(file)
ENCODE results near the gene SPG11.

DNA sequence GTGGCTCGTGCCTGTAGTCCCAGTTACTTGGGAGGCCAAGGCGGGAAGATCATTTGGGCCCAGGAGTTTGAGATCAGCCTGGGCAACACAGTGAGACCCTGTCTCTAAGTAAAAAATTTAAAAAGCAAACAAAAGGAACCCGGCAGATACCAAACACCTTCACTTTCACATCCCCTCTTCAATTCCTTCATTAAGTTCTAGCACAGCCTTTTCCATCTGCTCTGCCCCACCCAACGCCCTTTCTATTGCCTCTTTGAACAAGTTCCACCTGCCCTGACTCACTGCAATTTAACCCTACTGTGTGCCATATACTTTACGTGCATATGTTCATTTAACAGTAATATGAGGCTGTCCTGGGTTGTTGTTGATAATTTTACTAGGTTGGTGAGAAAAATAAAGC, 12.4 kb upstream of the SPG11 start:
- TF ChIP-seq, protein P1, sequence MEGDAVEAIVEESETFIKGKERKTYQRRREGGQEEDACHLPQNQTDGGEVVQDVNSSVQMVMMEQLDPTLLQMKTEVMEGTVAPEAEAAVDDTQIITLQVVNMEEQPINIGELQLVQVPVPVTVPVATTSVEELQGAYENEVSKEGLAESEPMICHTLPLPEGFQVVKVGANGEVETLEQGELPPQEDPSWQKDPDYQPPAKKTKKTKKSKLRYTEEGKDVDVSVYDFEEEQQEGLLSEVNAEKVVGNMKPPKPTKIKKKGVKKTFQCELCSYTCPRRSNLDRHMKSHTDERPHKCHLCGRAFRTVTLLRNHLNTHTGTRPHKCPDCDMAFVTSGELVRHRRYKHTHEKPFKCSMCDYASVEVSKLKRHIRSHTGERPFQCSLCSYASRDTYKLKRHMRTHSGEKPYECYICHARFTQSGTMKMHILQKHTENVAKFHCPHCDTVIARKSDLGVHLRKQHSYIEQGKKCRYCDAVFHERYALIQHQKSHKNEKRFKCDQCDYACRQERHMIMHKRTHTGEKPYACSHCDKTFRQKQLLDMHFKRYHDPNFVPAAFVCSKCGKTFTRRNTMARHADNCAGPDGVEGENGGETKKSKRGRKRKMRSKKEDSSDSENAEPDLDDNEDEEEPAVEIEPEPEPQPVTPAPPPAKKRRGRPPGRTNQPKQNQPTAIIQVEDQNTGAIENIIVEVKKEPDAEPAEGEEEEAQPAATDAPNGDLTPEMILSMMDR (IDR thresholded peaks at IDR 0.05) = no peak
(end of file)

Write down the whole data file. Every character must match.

ENCODE results near the gene SPG11.

DNA sequence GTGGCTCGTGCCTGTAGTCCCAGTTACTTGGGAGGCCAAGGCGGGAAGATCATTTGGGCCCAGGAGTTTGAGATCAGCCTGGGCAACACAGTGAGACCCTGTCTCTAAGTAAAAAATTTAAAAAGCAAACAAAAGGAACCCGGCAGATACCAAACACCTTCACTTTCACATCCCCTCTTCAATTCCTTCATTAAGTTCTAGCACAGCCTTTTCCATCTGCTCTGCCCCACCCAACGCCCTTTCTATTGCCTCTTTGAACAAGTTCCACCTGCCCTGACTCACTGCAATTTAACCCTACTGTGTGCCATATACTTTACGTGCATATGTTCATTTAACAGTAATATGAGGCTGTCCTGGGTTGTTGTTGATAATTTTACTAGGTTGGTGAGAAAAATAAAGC, 12.4 kb upstream of the SPG11 start:
- TF ChIP-seq, protein P1, sequence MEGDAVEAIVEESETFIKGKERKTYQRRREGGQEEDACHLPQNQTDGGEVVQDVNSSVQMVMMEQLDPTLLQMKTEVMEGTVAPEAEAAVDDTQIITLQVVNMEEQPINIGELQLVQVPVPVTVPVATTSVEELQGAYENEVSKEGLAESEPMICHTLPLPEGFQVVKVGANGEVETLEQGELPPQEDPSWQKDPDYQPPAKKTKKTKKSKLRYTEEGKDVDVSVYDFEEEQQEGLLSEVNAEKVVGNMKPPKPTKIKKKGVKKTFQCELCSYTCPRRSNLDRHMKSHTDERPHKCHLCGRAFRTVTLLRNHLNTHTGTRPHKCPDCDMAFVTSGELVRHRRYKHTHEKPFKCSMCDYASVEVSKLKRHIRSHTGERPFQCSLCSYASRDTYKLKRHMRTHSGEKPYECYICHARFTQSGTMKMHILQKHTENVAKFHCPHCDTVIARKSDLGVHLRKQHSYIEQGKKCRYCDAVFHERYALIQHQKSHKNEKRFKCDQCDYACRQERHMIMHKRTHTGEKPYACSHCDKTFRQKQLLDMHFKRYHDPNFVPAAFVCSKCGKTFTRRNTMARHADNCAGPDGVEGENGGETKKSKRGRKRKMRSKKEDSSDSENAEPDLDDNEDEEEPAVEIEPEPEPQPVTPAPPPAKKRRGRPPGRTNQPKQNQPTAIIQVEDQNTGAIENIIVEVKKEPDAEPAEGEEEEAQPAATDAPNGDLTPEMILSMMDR (IDR thresholded peaks at IDR 0.05) = no peak